We recently announced that Coconut now supports subcontractors on the Construction Industry Scheme. This means it’s now easier than ever for subcontractors and their accountants to get a clear view of their finances throughout the year and understand how much they’ll owe (or be owed) once tax time rolls around.
But if you’re still murky on what the Construction Industry Scheme actually is, don’t worry: we explain all in this blog post.
What is the Construction Industry Scheme?
The Construction Industry Scheme is a scheme set up by HMRC to collect income tax from people working in the construction industry. Through this scheme, contractors deduct money from their payments to subcontractors throughout the year and pass this on to HMRC on their behalf.
If you’re a subcontractor in the construction industry, you’ll likely see deductions of 20% or 30% (depending on whether or not you’re registered for CIS) on any payments you receive from contractors. These deductions count towards your annual tax bill, which means you’ll probably find you’ve already paid a significant portion of your tax and National Insurance once tax time comes around.
However, because the scheme involves money being deducted at the source, it can be a bit more complicated to understand your actual turnover for the year—and how much tax you’ve already paid.
Who is the scheme for?
The Construction Industry Scheme concerns contractors and subcontractors working in the construction industry.
If you’re a contractor (i.e. you pay subcontractors for construction work), you must register for CIS, deduct money from any payments you make to subcontractors, and forward this money to HMRC.
Subcontractors are construction workers who work for contractors. A subcontractor might be:
- A sole trader
- The owner of a limited liability company
- A partner in a partnership or trust
If you’re a subcontractor, you’re not obliged to register for CIS, but you will pay deductions at a higher rate if you’re not registered. If you work as both a contractor and a subcontractor, you’ll need to register as both.
CIS covers most construction work on permanent or temporary buildings or civil engineering structures like roads and bridges. However, there are certain exceptions, so if you only do certain types of work, you might not have to register for CIS. For example, the scheme doesn’t apply to:
- Architecture and surveying
- Scaffolding hire
- Carpet fitting
- Making or delivering materials used for construction
- Working on a construction site but not in construction—e.g. canteen or site admin staff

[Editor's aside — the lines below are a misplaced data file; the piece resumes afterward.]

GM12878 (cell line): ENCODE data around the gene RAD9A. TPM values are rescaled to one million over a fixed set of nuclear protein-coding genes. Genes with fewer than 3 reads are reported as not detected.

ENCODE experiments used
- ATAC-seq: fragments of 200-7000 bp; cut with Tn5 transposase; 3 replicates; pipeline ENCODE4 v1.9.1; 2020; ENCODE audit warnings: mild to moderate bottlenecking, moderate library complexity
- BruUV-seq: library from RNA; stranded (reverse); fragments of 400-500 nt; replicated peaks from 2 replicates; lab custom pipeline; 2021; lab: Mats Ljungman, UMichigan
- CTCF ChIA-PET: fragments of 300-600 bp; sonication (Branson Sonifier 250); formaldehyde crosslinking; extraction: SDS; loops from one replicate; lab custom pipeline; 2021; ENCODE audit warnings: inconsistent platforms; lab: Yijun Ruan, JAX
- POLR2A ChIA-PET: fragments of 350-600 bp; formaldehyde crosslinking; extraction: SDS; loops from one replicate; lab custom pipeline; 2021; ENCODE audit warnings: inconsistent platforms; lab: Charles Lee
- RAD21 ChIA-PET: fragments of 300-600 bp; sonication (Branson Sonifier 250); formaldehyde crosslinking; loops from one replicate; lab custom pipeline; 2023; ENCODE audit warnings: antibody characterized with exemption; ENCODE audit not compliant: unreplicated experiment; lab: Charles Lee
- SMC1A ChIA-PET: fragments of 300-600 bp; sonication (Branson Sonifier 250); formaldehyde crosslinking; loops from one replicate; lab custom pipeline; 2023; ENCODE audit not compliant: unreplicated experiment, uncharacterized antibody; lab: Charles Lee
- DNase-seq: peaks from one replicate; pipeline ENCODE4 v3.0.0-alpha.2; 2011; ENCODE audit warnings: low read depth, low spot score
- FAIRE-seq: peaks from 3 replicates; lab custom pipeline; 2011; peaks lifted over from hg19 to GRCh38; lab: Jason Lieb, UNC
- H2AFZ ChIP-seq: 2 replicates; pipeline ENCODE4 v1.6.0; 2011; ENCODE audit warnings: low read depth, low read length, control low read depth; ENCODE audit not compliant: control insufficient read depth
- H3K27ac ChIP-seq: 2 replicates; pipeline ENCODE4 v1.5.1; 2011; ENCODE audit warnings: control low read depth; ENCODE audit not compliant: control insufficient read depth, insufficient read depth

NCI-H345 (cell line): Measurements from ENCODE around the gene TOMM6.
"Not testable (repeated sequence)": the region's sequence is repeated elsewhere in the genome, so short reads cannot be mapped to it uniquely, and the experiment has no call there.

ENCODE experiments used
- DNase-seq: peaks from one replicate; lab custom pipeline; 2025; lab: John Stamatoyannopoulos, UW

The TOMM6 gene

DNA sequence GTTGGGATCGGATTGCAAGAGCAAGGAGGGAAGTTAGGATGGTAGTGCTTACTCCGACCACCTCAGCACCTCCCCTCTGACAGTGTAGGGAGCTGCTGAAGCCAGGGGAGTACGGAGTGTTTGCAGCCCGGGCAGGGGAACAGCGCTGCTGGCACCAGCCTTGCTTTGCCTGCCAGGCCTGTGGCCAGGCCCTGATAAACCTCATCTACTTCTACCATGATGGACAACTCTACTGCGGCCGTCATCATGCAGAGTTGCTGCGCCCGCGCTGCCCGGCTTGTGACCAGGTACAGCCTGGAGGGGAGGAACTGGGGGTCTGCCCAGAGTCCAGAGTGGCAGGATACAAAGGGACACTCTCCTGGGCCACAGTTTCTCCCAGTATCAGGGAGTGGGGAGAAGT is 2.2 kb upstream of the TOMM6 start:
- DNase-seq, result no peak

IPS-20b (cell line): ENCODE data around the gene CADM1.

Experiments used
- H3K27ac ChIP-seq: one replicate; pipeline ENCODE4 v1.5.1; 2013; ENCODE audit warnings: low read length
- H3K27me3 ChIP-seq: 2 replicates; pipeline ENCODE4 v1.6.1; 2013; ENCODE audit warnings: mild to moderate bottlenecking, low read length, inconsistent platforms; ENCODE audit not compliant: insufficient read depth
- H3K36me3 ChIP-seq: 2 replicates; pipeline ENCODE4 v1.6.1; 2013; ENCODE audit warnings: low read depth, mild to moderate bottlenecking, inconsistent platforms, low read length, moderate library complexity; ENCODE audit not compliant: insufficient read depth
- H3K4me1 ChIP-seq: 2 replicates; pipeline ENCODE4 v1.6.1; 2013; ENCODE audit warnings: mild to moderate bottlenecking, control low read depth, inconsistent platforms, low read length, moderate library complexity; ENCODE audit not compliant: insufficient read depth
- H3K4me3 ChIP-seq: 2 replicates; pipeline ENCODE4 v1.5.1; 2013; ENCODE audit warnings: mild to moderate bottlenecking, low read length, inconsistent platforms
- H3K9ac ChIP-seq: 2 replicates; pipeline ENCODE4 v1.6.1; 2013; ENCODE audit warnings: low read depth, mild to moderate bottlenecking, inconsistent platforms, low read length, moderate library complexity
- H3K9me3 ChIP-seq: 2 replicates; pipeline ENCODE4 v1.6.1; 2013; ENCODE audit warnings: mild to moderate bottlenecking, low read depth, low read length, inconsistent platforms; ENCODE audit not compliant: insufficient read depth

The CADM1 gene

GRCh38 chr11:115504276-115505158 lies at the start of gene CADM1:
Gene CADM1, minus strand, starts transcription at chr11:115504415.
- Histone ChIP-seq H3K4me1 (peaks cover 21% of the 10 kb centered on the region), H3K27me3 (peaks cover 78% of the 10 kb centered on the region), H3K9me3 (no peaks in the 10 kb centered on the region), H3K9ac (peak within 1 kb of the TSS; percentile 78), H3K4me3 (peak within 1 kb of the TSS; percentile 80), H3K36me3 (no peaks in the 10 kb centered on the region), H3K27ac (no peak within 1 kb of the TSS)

What about gross payment status?
If you prefer not to have money deducted throughout the year, you might be able to opt for ‘gross payment status’. This means that contractors will pay you in full without any deductions, and you’ll pay all of your tax and National Insurance yourself at the end of the year.
There are some conditions you need to meet to qualify for gross payment status, though: you’ll need to be earning at least £30,000 per year and be able to show that you’ve paid your tax and National Insurance on time in the past.
How to register for CIS as a subcontractor
If you’re already registered as a sole trader (or another type of business), you can register for the Construction Industry Scheme on the HMRC website. To do this, you’ll need some details about you and your business, including:
- Your legal business name (which could be your name or a trading name)
- Your National Insurance number
- The Unique Taxpayer Reference (UTR) of your business
- Your VAT registration number (if you’re VAT-registered)
What happens if you don’t register?
As a subcontractor, you don’t have to register for CIS if you don’t want to. However, if you don’t register, contractors will have to deduct 30% of your pay to pass on to HMRC instead of 20%.
This means you might end up overpaying on taxes—and whilst you will get this back in a rebate, it could result in cash flow issues throughout the year.
Filing your annual tax return as a CIS subcontractor
Like all self-employed people, CIS subcontractors are responsible for paying the correct amount of tax and National Insurance each year. This means that you have to file a Self Assessment tax return each year, which includes:
- The total revenue you earned over the year (pre-tax)
- Any allowable expenses you’re entitled to claim
- Any deductions contractors have already made under CIS
HMRC will then work out your tax and National Insurance bill and deduct any payments made through CIS. If you still owe tax, you’ll need to pay it by 31st January following the end of the tax year. If you’re owed money, you’ll get a refund from HMRC.
How Coconut supports CIS subcontractors and their accountants
CIS deductions make it more difficult for subcontractors to understand how much they’ve made in total over the year and how much tax they’ve already paid.
To combat this, we’ve introduced a new feature to help subcontractors and their accountants to manage their finances using Coconut. Whether you’re a CIS subcontractor or an accountant with subcontractor clients, you can now easily add back CIS deductions within our platform in just a couple of clicks. This makes it much easier to keep track of your (or your clients’) actual turnover for the year and any tax that’s already been paid.
Plus, when it comes to tax time, your accountant can run our SA103S report for the tax year and see the figures for total turnover and the tax already withheld—making the Self Assessment tax return a breeze.
Want to try it out?
Want to take the confusion out of CIS deductions? Try out Coconut for 30 days by signing up for a free trial—or sign up as an accountant to help your CIS subcontractor clients get a clearer picture of their money.